Flat-Earth faithful flock to Edmonton for international conference

A few hundred people have gathered in Edmonton this week to dispute centuries of research and scientific evidence and discuss the idea that the Earth is flat.

YouTuber Mark Sargent is one of several people without scientific backgrounds featured at the Flat Earth International Conference at West Edmonton Mall, which runs Thursday and Friday.

The conference is being held at West Edmonton Mall’s Fantasyland Hotel. (CBC)

He said he and many others at the conference didn’t believe in the flat-Earth theory, at first.

“I tried to debunk it for nine months,” said Sargent, who wrote a flat-Earth guide for beginners. “That’s how I got started.”

“Nobody wants to be a flat-Earther. Everybody gets into it because they try to disprove it. And when they’re doing it, as they’re doing it, there are more and more loose ends … and after awhile, it’s just a question of when you’re going to give up.”

Many of the theories surrounding those “loose ends” are convoluted (and difficult to comprehend), but Sargent made note of a variety of ideas, highlighting the flat horizon and what he called lies from NASA about space missions.

A flat-Earth model. (CBC)

“When I see a globe now, I just see conditioning,” he said.

“When you’re showing that to anybody, you’re just reinforcing some thing that they were told as a child.”

What Sargent called the first full photo of the globe was taken in 1972, centuries after the Earth’s shape had been established and taught to kids in school.

“Too convenient,” he said. “You go up, you realize it’s not a globe. You really going to tell the public? Nah, not a chance.”

Can you fall off a flat Earth?

Patricia Steere is facilitating a panel discussion at the conference. (CBC)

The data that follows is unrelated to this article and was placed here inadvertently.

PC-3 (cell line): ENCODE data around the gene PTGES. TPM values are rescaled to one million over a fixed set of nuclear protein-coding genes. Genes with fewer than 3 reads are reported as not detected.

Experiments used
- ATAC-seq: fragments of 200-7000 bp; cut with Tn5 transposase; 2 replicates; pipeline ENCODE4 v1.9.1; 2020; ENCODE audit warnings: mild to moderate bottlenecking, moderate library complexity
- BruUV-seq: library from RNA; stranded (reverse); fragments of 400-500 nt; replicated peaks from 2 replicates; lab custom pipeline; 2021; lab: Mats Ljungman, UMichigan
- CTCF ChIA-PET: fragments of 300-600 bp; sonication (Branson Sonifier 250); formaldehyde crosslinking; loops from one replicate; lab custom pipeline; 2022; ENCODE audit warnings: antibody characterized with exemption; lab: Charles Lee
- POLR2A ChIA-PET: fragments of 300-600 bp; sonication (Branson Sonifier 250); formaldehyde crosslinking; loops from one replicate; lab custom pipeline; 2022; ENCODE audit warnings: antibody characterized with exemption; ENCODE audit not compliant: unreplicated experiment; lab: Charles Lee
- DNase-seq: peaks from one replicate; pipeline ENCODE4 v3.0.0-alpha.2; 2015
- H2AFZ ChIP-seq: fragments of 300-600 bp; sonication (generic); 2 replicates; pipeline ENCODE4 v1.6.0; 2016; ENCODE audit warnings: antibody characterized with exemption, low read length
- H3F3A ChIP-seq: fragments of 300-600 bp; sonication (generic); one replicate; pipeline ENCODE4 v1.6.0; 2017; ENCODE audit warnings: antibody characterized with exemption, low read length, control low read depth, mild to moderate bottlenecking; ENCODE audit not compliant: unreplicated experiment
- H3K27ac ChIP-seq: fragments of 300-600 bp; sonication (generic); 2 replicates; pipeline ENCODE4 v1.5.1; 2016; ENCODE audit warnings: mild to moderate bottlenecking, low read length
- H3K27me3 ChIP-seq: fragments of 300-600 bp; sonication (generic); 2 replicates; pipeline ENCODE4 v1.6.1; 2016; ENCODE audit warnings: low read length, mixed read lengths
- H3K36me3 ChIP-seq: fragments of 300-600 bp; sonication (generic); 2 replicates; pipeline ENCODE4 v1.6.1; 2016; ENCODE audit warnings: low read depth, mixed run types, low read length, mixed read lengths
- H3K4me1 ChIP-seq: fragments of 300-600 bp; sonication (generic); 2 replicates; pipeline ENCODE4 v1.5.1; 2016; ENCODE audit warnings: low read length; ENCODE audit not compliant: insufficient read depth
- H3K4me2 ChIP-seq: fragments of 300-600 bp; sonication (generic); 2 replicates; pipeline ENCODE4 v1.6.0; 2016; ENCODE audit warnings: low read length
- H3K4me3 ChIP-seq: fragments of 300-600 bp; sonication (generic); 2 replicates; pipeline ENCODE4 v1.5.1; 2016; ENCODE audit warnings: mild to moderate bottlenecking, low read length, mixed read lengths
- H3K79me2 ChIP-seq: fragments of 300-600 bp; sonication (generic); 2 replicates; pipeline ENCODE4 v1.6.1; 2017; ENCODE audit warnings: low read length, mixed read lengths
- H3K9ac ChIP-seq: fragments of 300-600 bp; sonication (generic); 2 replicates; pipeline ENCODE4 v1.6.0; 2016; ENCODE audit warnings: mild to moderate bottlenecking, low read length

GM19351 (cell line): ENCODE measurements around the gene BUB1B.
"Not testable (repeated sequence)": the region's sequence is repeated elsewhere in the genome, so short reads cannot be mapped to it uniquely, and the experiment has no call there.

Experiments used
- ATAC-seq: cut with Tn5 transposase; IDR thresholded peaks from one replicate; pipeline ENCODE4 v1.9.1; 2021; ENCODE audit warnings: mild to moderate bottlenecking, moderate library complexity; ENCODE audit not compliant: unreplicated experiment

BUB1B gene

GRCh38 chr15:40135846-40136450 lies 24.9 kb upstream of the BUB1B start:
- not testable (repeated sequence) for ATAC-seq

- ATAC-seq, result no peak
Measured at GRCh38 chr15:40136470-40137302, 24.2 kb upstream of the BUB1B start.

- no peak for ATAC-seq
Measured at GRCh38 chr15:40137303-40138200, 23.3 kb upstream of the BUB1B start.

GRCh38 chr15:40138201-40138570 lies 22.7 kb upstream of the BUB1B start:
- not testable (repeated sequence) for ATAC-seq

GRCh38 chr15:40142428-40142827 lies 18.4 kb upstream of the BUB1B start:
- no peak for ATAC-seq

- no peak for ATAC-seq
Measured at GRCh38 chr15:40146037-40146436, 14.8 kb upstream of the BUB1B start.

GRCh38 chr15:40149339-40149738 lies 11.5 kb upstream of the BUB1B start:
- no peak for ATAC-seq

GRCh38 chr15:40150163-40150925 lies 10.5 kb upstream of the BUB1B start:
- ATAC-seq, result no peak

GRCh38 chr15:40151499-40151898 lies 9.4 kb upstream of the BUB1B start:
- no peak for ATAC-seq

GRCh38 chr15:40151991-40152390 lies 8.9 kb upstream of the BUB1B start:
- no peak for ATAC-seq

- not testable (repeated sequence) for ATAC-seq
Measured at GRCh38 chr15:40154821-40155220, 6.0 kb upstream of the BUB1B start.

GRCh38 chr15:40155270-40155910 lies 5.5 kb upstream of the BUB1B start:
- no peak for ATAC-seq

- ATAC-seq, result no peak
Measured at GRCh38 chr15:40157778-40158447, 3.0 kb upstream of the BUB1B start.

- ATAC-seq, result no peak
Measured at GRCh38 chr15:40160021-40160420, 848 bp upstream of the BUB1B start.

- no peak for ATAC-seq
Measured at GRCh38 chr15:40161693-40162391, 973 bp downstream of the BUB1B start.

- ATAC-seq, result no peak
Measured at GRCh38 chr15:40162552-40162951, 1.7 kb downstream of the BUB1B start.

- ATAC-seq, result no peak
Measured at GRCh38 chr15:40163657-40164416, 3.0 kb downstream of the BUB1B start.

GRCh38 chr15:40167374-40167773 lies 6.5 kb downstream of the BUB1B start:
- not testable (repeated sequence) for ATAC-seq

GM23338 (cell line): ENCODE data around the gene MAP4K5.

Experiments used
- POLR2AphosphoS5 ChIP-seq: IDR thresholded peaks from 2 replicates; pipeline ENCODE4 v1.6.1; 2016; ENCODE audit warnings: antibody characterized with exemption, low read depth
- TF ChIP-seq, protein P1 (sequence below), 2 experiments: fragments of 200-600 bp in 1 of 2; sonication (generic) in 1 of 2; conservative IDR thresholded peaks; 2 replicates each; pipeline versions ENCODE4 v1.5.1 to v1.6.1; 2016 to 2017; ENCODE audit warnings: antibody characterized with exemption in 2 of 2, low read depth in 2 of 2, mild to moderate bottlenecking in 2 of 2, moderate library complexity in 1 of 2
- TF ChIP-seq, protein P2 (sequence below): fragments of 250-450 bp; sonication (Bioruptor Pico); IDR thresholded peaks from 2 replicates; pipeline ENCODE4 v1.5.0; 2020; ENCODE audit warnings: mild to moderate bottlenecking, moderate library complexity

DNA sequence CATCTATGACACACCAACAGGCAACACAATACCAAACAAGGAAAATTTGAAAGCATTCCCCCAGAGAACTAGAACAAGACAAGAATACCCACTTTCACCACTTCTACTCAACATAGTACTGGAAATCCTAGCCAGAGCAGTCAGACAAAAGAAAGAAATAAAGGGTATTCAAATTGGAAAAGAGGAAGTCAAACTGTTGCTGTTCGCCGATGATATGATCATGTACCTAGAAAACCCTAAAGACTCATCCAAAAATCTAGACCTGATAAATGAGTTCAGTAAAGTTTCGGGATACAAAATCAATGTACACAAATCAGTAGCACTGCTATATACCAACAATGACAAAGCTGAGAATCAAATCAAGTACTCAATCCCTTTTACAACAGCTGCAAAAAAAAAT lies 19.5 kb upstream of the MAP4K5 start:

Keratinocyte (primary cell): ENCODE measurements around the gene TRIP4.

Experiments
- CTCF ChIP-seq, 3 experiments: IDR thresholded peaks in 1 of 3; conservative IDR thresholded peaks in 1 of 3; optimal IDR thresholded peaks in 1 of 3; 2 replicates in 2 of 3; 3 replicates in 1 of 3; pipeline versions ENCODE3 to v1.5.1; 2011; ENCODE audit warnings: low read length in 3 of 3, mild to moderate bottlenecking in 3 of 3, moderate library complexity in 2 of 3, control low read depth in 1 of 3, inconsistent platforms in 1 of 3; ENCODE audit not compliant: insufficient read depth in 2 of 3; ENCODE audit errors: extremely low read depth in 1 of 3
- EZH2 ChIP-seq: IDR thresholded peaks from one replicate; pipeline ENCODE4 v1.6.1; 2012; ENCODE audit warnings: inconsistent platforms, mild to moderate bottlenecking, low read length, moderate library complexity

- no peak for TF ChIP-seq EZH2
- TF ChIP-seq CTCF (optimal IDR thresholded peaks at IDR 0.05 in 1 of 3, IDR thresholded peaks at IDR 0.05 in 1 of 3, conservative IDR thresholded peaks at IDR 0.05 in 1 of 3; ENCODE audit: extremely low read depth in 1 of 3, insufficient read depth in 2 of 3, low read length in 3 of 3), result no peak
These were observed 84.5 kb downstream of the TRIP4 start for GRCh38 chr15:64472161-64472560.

Sargent’s conception of the Earth features the same familiar continents, aside from Antarctica, which is a giant wall of ice that surrounds the plate-shaped planet.

But have no fear — the chances of falling off the edge of the flat world are incredibly slim.

“You’re never going to find [the edge]. It’s locked down forever. The 1959 Antarctic Treaty is no joke,” Sargent said, claiming that only members of the government are allowed on the perimeter of the Arctic ring.

Alan Nursall, the president and CEO of Edmonton’s Telus World of Science, said there are many reasons why the flat-Earth model is bogus:

  • Different stars can be seen in the northern and southern hemispheres.
  • The Earth’s curved shadow can be seen on the moon.
  • Tides are caused by the gravitational fields between a spherical Earth, moon and sun.
  • Photographic evidence.

“There are people who will contend that every single picture ever taken is fake,” Nursall told CBC’s Edmonton AM. “But that’s just sad. We have real photographs taken by real people that look back at our beautiful Earth, and it’s a big round globe.”

‘We are the centre of everything’

Self-proclaimed professional flat-Earther Patricia Steere, who is from Texas, said unknown people who are “higher than governments” pull the puppet strings.

She said the round-Earth “lie” is a money-making operation — though how it makes agencies like NASA more money than a flat Earth would is unclear.